26.11.06
19:41
By: Neil Fawcett
Government plans for a shake up of the conveyancing system in England and Wales took a step forward with the announcement on 16th March of the timetable for implementation of the Home Information Pack scheme.

From 1st June 2007, it will be illegal to put a residential property on the market without having a Home Information Pack (HIP) ready to give to prospective buyers. You could be breaking this law just by putting up a home made “For sale” sign to test the market. Or in the case of an estate agent just by letting someone know that a property might be coming up for sale even if it is not yet being advertised.

The HIP must include up to date search results and a home condition report. At the moment the buyer arranges the searches and chooses whether to have a survey. So this should be good news for buyers who will get all this information free of charge in future but less good news for sellers who will have to pay to provide it. It is estimated that the cost of an HIP will be at least £600 to £1000 and in the case of large or unusual properties a lot more than that.

In most cases sellers will get their HIP done on credit to be repaid from the sale proceeds. The sting in the tail will come for those who, for whatever reason, do not finalise a sale. They will have to pay back the £1,000 or so with interest. If they later put the property back on the market they will probably have to buy a new HIP as the old one is likely to be out of date.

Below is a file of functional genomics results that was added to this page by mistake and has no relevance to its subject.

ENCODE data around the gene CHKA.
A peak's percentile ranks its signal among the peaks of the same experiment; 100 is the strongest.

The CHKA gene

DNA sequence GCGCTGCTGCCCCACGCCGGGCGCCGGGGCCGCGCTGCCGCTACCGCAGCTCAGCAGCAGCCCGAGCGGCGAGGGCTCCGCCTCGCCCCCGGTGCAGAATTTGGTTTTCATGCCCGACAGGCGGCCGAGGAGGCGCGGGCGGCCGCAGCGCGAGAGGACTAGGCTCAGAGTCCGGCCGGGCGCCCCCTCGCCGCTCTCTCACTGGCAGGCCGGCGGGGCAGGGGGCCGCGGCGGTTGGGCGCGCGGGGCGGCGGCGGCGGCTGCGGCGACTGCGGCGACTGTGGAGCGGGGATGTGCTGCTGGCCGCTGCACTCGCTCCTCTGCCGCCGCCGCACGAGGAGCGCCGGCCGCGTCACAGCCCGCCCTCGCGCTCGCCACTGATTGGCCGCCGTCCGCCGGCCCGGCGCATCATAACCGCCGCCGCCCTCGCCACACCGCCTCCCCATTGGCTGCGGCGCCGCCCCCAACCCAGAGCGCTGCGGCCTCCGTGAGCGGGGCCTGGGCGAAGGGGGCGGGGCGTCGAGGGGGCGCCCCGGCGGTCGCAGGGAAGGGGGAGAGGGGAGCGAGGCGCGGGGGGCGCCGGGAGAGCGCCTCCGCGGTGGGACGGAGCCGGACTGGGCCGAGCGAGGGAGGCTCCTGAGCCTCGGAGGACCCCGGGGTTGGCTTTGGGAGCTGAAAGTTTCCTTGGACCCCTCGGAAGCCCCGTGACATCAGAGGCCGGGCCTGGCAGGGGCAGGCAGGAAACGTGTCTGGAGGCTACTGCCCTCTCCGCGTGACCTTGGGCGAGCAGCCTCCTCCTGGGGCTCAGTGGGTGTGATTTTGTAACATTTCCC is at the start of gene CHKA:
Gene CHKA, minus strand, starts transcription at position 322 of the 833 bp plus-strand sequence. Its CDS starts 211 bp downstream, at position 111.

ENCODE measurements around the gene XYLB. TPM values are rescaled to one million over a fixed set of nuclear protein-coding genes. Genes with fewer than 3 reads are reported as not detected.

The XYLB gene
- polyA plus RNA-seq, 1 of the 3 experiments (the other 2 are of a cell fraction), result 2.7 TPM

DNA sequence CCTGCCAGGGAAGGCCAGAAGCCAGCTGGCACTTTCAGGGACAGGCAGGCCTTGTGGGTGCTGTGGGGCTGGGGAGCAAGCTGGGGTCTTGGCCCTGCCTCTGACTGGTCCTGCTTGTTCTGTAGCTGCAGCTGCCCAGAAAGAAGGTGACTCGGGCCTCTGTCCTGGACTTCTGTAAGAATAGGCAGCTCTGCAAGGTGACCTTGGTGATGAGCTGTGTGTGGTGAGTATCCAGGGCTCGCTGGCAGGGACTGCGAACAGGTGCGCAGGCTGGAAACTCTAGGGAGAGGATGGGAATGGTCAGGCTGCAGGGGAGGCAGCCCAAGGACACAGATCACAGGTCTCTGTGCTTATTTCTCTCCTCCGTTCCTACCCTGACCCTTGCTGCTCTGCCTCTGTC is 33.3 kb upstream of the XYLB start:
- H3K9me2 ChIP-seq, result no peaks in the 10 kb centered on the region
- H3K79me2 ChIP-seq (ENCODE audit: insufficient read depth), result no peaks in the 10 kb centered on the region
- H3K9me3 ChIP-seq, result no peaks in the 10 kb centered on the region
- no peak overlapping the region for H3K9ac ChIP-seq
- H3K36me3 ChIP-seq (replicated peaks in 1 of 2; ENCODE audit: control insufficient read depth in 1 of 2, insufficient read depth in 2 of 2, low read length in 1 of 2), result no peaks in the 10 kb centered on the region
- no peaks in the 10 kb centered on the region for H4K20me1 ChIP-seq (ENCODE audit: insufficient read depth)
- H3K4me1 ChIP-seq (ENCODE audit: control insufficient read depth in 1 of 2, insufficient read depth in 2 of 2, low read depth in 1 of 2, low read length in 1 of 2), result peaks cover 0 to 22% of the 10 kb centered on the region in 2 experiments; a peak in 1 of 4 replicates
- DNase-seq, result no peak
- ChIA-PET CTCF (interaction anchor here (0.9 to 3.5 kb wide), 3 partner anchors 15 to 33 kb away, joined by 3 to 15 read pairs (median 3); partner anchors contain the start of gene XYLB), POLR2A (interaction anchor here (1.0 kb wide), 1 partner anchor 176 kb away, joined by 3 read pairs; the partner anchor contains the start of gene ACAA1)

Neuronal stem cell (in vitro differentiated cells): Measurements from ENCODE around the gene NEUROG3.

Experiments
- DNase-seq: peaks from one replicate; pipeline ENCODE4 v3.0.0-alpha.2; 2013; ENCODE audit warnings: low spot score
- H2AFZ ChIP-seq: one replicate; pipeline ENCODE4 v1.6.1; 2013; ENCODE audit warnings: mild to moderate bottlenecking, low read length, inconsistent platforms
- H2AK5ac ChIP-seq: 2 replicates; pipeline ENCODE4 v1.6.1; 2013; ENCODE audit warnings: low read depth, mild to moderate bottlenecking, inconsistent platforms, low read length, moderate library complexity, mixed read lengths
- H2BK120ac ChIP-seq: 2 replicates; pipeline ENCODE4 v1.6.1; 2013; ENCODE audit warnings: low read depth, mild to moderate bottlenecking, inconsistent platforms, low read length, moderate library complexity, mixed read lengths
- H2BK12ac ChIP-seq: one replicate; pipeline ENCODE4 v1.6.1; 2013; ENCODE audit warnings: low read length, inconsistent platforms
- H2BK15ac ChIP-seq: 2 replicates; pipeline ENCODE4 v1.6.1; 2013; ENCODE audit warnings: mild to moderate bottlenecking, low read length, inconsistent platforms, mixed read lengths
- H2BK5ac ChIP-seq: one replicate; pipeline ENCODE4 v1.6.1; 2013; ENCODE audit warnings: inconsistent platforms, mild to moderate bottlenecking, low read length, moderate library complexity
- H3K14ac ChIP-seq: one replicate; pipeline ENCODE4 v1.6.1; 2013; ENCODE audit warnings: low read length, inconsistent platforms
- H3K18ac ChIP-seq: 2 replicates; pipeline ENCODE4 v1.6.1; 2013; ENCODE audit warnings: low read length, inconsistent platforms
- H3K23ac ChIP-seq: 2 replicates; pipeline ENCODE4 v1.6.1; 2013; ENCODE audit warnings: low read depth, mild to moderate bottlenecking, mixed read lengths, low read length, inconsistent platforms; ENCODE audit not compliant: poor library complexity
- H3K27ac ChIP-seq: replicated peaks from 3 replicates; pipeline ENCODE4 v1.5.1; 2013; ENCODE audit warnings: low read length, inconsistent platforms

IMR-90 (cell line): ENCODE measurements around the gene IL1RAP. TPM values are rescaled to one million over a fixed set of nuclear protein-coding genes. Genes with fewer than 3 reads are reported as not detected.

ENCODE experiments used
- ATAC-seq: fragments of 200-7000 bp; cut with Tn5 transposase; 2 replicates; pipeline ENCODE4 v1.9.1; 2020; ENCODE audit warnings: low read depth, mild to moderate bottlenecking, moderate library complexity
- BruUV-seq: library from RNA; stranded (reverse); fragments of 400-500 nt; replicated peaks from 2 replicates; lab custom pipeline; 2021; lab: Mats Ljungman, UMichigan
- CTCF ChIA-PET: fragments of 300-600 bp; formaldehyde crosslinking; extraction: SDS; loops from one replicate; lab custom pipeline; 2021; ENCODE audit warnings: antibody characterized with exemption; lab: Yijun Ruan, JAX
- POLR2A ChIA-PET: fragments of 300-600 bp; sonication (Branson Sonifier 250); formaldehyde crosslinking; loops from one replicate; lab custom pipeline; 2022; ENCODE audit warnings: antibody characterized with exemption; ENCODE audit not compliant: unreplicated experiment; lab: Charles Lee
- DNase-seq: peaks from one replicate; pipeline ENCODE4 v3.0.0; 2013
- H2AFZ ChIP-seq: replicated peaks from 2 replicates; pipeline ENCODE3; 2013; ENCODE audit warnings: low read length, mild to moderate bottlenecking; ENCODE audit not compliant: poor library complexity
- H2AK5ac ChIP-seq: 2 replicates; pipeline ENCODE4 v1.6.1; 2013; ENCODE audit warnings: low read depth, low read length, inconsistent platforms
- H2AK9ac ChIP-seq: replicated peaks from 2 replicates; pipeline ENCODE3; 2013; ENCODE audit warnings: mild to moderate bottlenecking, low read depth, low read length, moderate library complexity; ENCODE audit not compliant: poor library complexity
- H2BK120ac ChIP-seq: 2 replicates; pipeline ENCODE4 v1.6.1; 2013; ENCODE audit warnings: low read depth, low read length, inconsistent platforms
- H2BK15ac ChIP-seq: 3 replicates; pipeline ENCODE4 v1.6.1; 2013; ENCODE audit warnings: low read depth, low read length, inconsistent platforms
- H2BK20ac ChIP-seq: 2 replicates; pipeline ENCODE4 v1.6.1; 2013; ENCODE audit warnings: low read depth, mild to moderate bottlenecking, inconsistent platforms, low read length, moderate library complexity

The totally new feature in the HIP system is the Home Condition Report. It is not the same as existing survey reports and it will not include a valuation. Special officials called “Home Inspectors” are being trained to do them. It is estimated that a small army of 7,500 will be needed, but doubtful whether enough will be trained in time for the June 2007 deadline. Would-be sellers may need to search around for a HIP provider with guaranteed access to elusive inspectors.

The report will cover a range of aspects and give a numerical score for the condition of each. This is likely to be a scale of 1 to 3. Sellers of category 1 homes will be delighted, category 2 a little less so. Those with category 3 reports may have limited options: cut the asking price, do some repairs and pay for another report or sue the Home Inspector.

If they do the property up and get a new report they will still have to show the duff report to prospective buyers as well. Just to make sure there is no cheating about that, the Government will be keeping a database of all the Home Condition Reports ever done. Our ever inquisitive government has always known where you live. Soon it will know the colour and condition of your wallpaper too.

Fawcett & Pattni Solicitors at http://fp-law.com Links